It emerged many years after the accident that one of the Royal Navy’s commanders on the night had been court-martialed, but that too was kept out of the public eye.

Ewan Walker, environment developer for Mainstream Renewable Power, stressed that the wrecks would not be moved or disturbed by the turbines.

“Although these wrecks are within our offshore windfarm boundary,” he said, “they will not be affected if the windfarm is consented.

“The wrecks have legal protection which prevents activities which could disturb them. This protection includes a buffer zone around the wrecks.”

Stuart Leather, a principal consultant in the survey, said of the sonar work: “This hadn’t actually been done before.

“You have the historical accounts but what you haven’t had until now is the evidence of what happened on the sea bed. We’ve compared the wreckage on the sea bed with the account of the disaster and it has slightly modified the understanding of the previous accounts.”

K4 aground at Walney Island, Barrow, 1917 <em>Picture: The Royal Navy Submarine Museum</em>

K4 aground at Walney Island, Barrow, 1917 Picture: The Royal Navy Submarine Museum

The K Class submarines earned the unfortunate nickname “Kalamity-class” within the Royal Navy during the first world war.

This was largely because, of the 18 built, none were lost in action but six were sunk in accidents.

These were steam-powered submarines with a huge boiler-room which made them almost unbearably hot. Because of the complicated system of ballasts and chambers needed for diving and surfacing, they often failed on their own – without any help from the enemy.

Archive photographs courtesy of the Royal Navy Submarine Museum.

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Derelict tank on Salisbury Plain <em>Picture: Brian Robert Marshall</em>

Derelict tank on Salisbury Plain Picture: Brian Robert Marshall

By Stuart Crawford

Two aspects of Britain’s defence infrastructure have been worth a mention over the past couple of days. The first is the planned shake-up of the Ministry of Defence following Lord Levene’s review. His recommendations seem likely to see reform of a structure which has been both top-heavy and hidebound since at least the end of the second world war, and arguably even before then.

The British armed services have always been over-officered compared to their US and continental-European equivalents. This is sometimes attributed to our colonial heritage, when young officers were expected on occasion to set out into the unknown with a few soldiers and annex vast swathes of territory for the Empire. Independent command and decision-making was the order of the day. More recently, the need to maintain an appropriate career path for officer progression has been the excuse of choice.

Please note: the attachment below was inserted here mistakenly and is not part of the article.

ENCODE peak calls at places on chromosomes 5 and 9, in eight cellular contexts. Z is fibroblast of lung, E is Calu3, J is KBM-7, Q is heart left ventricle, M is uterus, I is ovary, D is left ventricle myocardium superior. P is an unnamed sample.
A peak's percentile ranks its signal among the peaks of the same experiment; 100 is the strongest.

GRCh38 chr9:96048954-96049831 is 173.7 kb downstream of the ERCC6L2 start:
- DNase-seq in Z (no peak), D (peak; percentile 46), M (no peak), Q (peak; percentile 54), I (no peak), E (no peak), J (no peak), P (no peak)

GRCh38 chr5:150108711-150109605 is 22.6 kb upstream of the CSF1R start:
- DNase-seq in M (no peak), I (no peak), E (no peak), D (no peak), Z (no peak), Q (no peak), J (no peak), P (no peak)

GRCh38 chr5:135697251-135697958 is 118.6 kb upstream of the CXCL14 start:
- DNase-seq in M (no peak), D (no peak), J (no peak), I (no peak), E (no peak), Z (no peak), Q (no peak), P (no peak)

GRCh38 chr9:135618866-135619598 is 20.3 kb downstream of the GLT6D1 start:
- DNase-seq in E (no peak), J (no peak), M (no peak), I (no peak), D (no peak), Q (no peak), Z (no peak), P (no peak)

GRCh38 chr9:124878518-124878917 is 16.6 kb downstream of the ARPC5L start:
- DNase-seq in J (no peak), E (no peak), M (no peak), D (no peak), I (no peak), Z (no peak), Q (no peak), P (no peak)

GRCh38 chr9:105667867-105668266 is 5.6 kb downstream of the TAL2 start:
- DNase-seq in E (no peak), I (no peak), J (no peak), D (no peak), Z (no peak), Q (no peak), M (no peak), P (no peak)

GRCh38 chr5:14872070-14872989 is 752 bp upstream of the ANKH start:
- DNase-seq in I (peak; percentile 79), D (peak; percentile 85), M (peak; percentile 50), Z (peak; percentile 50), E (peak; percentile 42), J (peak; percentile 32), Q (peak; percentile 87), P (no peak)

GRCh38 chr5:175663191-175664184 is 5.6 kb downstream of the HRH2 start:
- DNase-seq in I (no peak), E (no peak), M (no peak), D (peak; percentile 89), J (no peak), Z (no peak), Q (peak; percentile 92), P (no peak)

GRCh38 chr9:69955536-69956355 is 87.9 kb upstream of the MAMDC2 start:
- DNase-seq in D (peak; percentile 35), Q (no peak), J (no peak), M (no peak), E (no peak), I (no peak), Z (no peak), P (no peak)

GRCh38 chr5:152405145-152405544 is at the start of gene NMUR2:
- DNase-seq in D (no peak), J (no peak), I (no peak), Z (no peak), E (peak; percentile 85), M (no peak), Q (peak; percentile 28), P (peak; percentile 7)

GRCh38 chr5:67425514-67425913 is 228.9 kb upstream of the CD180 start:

Britain’s colossal officer casualties in the first world war can be at least partially attributed to the fact that in every infantry company of approximately 100 men or so there might be up to six or seven officers. The equivalent German figure was two or three.

Whatever the real truth of the matter, any attempt to increase the “other rank” to officer ratio is to be welcomed, as the financial burden of maintaining a large officer corps in all three services – more brigadiers than brigades, more air marshals than RAF squadrons, more admirals than Royal Navy ships – is clearly unsustainable in these straitened times. It might also allow us to pay the lower ranks more – and they above all else deserve it.

The other major aspect of Lord Levene’s report is the long-awaited reform of the MoD’s equipment procurement process. This has seen a litany of expensive and over-budget procurement fiascos over many years. Just think of TSR-2, Nimrod, the Bowman radio project, the aircraft carriers and so on. Amazingly, no one seems ever to be held accountable for these disasters, and I dare say there are officers now of senior rank who would have been sacked years ago had they worked in a civilian commercial organisation. So we can only hope that, at long last, this is going to be sorted out.

Not directly related to the above, but still staying with defence, it is interesting to note that the MoD is apparently looking at the possibility of establishing a major military training area in the Scottish Borders – a sort of Caledonian Salisbury Plain, if you like. Whilst the military is decidedly tight-lipped over the rumours at present, there would appear to be more than a grain of truth in the reports carried in the mainstream press.

Whether or not Scotland should welcome such a suggestion is a moot point. On the one hand, it would undoubtedly bring jobs and economic opportunity to Scotland’s forgotten region. Considerable investment would be required, and then of course it would provide a suitable and appropriate training area, one would hope, for Scotland’s promised mobile brigade which is to be constituted from troops returning from Germany.

On the other hand, if you have seen Salisbury Plain close up, you will know that it’s not all good news. Troops on training areas inevitably mean noise and dust, pollution of both the human and technological kind, and it is likely to require a considerable area – Salisbury Plain encompasses 150 square miles in all. There will be nothing subtle or particularly eco-friendly in columns of armoured vehicles stravaiging across the Southern Uplands, for example.